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Welfare Cuts

Can the Welfare State Survive?

With the deepening of the world economic crisis and the inevitable increase in unemployment, homelessness and poverty, pressures on welfare agencies world-wide are increasing. Governments are being compelled to review their public spending budgets in an attempt to meet these problems.

Here in Britain the Chancellor, Norman Lamont, has emphasised the Conservatives' commitment:

    "to reduce the proportion of the nation's wealth pre-empted by the public sector . . . Recession inevitably makes that difficult for a while, as output shrinks while rising unemployment pushes up spending. So public spending as a proportion of GDP will rise for a couple of years. But as the economy recovers we need to get it back on a steady downward trend (Daily Telegraph. 24 July)."

He went on to say that the "total level of public expenditure must be fixed on the basis of what is affordable".

Editorial: Capitalism Doesn't Care

If there is one thing that capitalism is good at and that is generating crises.  A report by the charity, Age UK, has warned that  social care in England is facing collapse in certain areas. Increasing numbers of elderly people find themselves being denied the healthcare they need. Is this because there are not enough trained staff and care facilities available ? No, there are plenty of those. As ever in capitalism, the problem boils down to money, or in this case, the lack of it.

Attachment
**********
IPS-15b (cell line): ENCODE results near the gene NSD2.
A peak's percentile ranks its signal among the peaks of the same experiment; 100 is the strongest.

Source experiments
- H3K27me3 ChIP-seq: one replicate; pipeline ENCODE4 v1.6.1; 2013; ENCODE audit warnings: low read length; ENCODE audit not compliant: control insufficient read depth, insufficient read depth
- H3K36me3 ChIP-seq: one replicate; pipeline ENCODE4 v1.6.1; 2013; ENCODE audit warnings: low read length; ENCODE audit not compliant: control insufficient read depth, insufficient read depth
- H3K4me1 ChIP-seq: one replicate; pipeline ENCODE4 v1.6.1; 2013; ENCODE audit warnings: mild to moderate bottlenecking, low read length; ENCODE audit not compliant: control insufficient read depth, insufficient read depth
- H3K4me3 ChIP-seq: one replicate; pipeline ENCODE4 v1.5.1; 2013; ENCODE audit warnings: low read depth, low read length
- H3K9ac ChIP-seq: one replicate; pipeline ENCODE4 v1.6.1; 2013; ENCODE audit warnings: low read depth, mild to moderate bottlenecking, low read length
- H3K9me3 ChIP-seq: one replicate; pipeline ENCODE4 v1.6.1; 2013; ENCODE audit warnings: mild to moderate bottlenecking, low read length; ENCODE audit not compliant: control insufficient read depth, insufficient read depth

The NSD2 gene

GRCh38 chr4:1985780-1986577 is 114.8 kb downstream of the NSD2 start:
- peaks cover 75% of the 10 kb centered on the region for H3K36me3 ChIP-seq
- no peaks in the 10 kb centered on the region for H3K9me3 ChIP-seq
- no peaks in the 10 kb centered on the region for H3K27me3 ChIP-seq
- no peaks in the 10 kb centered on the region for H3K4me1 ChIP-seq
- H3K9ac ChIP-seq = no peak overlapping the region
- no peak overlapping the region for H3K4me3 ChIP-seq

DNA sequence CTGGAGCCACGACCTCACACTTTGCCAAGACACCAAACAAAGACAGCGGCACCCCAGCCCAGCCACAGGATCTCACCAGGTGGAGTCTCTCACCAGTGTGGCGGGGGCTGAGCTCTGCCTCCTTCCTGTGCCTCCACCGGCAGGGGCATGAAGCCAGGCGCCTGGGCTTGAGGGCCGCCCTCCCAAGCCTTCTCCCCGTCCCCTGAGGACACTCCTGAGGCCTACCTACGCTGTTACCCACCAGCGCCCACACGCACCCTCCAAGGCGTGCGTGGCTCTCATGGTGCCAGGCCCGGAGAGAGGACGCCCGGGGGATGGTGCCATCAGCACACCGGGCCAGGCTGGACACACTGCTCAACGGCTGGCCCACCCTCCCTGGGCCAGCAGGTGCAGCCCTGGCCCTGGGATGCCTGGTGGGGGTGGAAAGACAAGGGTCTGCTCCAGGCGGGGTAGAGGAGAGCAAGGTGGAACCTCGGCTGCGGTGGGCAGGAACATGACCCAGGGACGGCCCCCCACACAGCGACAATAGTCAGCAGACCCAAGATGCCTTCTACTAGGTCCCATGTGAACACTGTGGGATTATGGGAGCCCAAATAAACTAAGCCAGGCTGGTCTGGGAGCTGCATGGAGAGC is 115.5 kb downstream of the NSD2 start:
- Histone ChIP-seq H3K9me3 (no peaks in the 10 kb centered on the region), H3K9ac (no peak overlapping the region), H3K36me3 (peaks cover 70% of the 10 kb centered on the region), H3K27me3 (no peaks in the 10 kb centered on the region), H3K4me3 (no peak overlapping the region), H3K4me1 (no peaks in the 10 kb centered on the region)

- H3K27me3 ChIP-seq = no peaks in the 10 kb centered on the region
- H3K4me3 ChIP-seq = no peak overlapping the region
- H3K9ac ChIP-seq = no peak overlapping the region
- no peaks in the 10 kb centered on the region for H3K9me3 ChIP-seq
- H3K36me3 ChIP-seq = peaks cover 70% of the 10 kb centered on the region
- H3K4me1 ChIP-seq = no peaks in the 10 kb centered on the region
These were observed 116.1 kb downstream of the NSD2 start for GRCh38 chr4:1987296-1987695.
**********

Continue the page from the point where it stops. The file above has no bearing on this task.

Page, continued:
Book Reviews: 'Southern Insurgency', 'Cut Out - Living Without Welfare ', & 'Defiance - Greece and Europe'

Global class

'Southern Insurgency: The Coming of the Global Working Class', by Immanuel Ness (Pluto Press, 2016)

The author teaches political science at the City University of New York. He has also been a union organizer and an activist in various projects in defense of workers’ rights. He has shown particular concern with the plight of migrant workers.

Greasy Pole: Questions...? Answers...?

Greasy Pole

In the form which we know today, Prime Minister’s Questions began as recently as 1961. What a brilliant idea; a time when the person at the very head of the government and the British state machine made themselves available to be probed, exposed, ridiculed by an assembly of self-publicists operating under the title of Representatives Of The People. Very democratic and progressive; how did we survive before it was invented? But it has not turned out quite as promised. To begin with, at the appropriate time the House of Commons is always tightly packed and disciplined – by the Whips if not by that gaggle of competing ambitions – as required by their party.

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